A reporter investigates the disappearance of a ship. He finds the ship and discovers that all the hands have been killed by a giant sea louse except for one. The lone survivor then tells the reporter that the ship was attacked by Godzilla (Gojira). Fearing a panic, the Japanese government then takes the survivor into custody to keep him from revealing that Godzilla has returned. However, a Soviet nuclear submarine is destroyed and the situation puts them and the United States on the brink of nuclear war, until the Japanese decide to come clean and admit that it was Godzilla. Soon the Japan and the rest of the world are on red alert as they wait for Godzilla to begin his rampage anew. Written by
Brian Washington <Sargebri@att.net>
This film was based partly on a 1980 story treatment by Tomoyuki Tanaka and Akira Murao called "The Resurrection of Godzilla" ("Gojira no Fukkatsu"). Conceived as a direct sequel to Godzilla (1954), a new Godzilla, identical to the one from 1954, was reawakened by illegal nuclear waste dumping by a freighter in the Pacific Ocean. The protagonists include Shinpei Muraki (the young director of the Information Science Center), Professor Inamura, his daughter Akikuko Inamura (Muraki's love interest), and American scientist Dr. Radner. The story was also the introduction of what is considered Toho's greatest "lost" monster, Bagan, which Godzilla fought in the story. Bagan, a guardian spirit, has four forms in this film: the Dragon Spirit Beast (Doragon Reijû), the Ape Spirit Beast (Enjin Reijû), the Water Spirit Beast (Sui Reijû), and ultimately, a totem-like amalgam of the three forms. Godzilla savagely fights and kills the monster after the middle of the film. Another adversary for the radioactive terror is a JSDF armored super-vehicle, the Super-Beetle (which was ultimately reworked into the Super-X). The film's climax has the protagonists attempting to destroy Godzilla on Beonase Atoll, with a trap containing Dr. Inamura's nuclear invention, Reiconium. When the device malfunctions, Dr. Radner makes a Serizawa-like sacrifice and reactivates the weapon, engulfing Godzilla in lethal radioactive blue flames, apparently killing the monster, and taking Radner's life in the process. The story ends with Godzilla's lifeless body washing ashore a beach on the West Coast of the United States, with a nuclear power plant nearby; a narration stated, "As long as nuclear energy exists, Godzilla will live," as Godzilla's eyes open and the monster stirs to life with a mighty roar. Although the script was never produced, many of its elements nonetheless remained in the film, including the Shokkiras (the radioactive sea louse), and Godzilla attacking a nuclear power plant (and absorbing energy from the core reactor). See more »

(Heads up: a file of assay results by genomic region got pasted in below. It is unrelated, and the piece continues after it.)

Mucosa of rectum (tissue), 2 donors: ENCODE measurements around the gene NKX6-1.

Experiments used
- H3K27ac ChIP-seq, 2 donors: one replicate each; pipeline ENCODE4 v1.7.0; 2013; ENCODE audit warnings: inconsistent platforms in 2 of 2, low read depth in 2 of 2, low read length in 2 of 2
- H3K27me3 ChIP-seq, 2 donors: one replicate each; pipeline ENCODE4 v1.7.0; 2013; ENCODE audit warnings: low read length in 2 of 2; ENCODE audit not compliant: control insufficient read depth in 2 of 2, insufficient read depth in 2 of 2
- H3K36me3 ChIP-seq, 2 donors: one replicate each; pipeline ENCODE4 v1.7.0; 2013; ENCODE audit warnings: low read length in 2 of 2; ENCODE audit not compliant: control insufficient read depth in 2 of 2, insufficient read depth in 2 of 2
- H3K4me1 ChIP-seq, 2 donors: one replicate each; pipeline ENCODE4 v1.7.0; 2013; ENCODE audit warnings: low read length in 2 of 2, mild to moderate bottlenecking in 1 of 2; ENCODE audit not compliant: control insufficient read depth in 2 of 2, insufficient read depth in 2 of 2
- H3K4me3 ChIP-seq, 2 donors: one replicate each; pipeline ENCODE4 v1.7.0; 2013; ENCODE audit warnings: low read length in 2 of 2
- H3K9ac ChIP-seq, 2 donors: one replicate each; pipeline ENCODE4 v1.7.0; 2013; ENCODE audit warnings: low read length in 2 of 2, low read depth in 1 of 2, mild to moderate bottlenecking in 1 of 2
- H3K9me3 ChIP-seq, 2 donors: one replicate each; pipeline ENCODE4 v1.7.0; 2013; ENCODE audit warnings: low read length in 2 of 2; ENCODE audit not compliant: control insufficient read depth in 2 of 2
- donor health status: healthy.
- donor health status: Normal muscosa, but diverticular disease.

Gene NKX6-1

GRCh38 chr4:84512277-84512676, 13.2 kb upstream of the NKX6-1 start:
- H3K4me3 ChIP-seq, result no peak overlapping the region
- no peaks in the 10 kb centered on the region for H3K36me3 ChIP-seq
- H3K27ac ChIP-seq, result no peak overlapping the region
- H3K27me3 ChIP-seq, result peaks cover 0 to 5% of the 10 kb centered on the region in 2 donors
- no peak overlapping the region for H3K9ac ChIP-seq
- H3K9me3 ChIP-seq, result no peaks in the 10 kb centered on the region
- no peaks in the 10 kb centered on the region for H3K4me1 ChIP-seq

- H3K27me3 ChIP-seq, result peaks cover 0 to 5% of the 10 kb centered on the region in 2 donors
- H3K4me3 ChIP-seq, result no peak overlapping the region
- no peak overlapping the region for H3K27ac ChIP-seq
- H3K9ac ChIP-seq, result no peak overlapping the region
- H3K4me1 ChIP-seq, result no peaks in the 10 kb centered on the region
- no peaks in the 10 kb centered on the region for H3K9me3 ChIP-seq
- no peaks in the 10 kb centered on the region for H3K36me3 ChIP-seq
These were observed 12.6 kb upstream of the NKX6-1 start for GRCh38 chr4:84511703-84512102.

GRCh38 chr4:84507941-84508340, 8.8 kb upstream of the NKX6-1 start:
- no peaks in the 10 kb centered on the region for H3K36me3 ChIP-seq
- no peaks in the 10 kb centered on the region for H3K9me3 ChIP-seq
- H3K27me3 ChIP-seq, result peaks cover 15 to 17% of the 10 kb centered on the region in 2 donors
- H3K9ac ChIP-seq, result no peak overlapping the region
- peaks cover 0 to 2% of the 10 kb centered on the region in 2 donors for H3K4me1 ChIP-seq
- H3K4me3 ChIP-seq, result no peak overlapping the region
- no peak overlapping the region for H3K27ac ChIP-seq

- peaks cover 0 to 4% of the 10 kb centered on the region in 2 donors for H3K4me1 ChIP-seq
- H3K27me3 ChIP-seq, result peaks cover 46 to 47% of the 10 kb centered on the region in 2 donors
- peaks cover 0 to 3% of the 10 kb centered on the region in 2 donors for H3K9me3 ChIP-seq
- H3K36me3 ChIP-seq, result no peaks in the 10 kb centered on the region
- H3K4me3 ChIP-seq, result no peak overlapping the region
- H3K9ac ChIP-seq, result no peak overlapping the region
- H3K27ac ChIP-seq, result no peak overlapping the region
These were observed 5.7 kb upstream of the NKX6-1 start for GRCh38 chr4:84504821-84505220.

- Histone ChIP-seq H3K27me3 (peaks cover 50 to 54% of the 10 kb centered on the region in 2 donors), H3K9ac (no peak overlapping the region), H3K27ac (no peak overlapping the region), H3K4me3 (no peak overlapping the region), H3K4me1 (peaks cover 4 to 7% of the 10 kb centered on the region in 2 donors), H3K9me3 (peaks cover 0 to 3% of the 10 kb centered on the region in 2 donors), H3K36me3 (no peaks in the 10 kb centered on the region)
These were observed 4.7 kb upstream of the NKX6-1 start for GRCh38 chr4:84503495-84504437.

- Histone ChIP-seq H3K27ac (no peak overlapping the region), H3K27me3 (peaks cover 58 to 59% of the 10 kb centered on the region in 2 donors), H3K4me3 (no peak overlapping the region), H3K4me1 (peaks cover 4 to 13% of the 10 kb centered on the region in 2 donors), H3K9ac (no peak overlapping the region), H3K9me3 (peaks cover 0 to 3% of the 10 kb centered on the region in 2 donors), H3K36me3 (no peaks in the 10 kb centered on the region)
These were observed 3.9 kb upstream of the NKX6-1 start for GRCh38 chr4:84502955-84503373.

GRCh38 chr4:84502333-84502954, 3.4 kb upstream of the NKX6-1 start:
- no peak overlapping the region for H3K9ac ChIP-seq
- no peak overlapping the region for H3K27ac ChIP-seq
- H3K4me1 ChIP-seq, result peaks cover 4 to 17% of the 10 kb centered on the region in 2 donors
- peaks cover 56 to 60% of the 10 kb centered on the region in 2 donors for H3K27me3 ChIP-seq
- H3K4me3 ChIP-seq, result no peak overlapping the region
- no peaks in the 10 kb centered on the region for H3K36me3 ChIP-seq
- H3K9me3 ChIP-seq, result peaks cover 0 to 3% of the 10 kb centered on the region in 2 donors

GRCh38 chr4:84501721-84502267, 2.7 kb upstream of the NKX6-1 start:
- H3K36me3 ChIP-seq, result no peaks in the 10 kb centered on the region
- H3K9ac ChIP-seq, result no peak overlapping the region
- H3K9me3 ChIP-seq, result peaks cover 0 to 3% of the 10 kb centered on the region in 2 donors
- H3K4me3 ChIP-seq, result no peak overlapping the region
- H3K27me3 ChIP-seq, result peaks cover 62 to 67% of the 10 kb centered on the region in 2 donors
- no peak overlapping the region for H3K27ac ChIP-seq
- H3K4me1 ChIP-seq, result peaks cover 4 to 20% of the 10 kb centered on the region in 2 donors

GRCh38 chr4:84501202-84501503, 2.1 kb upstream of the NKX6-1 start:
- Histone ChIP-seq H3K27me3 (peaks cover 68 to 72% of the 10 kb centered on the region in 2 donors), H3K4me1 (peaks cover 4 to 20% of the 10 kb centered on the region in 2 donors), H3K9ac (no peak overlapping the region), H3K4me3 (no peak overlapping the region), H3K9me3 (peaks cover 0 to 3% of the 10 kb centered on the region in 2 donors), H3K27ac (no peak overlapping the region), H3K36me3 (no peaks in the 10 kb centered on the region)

When Godzilla enters the Japanese harbor he uses his atomic breath to blow up all of the resistance along the shore. When he starts using it he turns to the left, facing the camera, but the breath still goes to the right on the shore. See more »
[English export version]
Okumura, you saw a monster?
That's right. Professor, I've told my story, so many times. I told, the police, Maritime Security, but none of them seem to believe a word!
That's natural. Not everyday, monsters appear.
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If lucky, get the Japanese version on DVD by buying on Amazon or such.
I have seen this film many times when I was young, but only the Raymond Burr version named "Godzilla 1985" which I later realized that the Raymond Burr scenes are entirely pointless and some of his lines are off and don't make sense, including ridiculous scenes in the American base where there's a Pepsi machine and a character drinks Pepsi when a serious moment happens just for advertisement, bad dubbing, bad dialogue, and the people working on the film removed the scenes with horrors of nuclear devastation, but I'm not giving an eight to the American version, I'm giving it to the Japanese version, which I have seen recently on DVD and I got to say this version is more superior. First of all, you can take the film more serious, and the film doesn't add crappy humor, and no Raymond Burr scenes. I also like the haunting score by Reijiro Koroku, and the fact that they makers of film brought Godzilla back to his roots, and the film also has a bigger budget so, the special effects, Godzilla suit, and miniatures are more better made (not perfect though). This is in my opinion, this is second greatest Godzilla movie next to original un-cut Gojira.
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